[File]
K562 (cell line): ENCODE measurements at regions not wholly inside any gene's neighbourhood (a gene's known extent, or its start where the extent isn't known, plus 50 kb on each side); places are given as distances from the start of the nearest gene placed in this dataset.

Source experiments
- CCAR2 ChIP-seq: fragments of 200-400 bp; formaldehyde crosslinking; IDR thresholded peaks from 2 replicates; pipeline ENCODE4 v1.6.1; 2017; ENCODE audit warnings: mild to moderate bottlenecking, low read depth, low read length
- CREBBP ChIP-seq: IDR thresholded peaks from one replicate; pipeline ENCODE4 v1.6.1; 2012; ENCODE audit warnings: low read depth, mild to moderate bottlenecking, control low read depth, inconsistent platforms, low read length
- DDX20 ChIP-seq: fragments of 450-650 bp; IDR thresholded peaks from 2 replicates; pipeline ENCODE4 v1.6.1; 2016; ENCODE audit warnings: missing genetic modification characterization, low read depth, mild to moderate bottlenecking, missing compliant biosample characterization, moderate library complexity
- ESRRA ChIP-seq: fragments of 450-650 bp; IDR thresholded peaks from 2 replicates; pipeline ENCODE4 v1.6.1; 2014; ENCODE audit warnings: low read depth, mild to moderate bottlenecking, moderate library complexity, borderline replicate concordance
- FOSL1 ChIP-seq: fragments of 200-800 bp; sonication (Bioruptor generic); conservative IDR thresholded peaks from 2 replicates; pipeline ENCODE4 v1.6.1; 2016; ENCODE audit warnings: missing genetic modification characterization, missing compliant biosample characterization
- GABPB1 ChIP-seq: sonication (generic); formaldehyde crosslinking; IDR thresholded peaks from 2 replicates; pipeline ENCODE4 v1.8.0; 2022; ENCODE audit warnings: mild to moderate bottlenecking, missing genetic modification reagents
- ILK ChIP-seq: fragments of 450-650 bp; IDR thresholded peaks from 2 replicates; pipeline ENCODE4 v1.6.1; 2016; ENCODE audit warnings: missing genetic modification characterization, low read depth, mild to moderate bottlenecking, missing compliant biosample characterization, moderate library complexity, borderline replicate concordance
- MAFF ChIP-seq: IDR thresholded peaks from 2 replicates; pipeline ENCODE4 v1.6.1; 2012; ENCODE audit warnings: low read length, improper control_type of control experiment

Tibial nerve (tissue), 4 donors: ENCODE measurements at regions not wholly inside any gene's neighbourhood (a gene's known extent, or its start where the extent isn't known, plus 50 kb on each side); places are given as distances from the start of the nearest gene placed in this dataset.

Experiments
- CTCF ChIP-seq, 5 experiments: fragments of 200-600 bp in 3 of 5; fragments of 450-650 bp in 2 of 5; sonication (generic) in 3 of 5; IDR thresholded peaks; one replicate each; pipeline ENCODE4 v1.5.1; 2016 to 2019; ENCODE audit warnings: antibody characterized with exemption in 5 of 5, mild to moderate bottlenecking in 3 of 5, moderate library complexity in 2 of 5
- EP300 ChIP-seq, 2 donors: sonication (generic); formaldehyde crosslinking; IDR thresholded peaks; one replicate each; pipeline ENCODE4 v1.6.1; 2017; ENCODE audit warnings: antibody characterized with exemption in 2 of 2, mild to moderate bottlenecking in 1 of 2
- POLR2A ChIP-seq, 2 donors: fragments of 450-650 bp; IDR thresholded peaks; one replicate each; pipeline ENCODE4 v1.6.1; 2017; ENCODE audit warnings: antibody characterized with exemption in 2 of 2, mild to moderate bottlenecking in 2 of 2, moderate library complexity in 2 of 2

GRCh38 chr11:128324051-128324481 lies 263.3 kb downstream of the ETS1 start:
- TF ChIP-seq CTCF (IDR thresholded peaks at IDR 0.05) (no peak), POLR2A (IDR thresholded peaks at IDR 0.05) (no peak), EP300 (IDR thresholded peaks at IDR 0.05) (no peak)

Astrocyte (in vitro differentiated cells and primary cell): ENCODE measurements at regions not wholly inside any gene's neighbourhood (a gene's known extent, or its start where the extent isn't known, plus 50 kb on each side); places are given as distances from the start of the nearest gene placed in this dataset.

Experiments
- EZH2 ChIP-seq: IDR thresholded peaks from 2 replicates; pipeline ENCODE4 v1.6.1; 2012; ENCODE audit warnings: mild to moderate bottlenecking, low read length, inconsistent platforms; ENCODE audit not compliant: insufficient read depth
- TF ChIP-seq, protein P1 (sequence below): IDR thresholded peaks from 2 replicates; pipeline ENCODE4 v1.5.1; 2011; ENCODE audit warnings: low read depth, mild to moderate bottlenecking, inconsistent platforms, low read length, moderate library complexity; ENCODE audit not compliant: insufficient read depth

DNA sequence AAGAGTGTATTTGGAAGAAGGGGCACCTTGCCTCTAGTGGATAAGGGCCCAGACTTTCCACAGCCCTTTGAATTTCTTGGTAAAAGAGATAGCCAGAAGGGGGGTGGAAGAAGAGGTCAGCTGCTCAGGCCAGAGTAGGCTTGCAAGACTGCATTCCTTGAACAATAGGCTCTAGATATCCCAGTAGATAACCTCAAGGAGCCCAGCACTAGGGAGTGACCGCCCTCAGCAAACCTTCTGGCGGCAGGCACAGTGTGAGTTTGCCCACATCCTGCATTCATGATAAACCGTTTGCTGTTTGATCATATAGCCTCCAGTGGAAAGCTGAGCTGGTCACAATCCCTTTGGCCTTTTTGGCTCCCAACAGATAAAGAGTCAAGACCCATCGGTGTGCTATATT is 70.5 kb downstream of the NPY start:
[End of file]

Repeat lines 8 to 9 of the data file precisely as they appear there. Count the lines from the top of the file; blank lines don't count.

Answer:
- GABPB1 ChIP-seq: sonication (generic); formaldehyde crosslinking; IDR thresholded peaks from 2 replicates; pipeline ENCODE4 v1.8.0; 2022; ENCODE audit warnings: mild to moderate bottlenecking, missing genetic modification reagents
- ILK ChIP-seq: fragments of 450-650 bp; IDR thresholded peaks from 2 replicates; pipeline ENCODE4 v1.6.1; 2016; ENCODE audit warnings: missing genetic modification characterization, low read depth, mild to moderate bottlenecking, missing compliant biosample characterization, moderate library complexity, borderline replicate concordance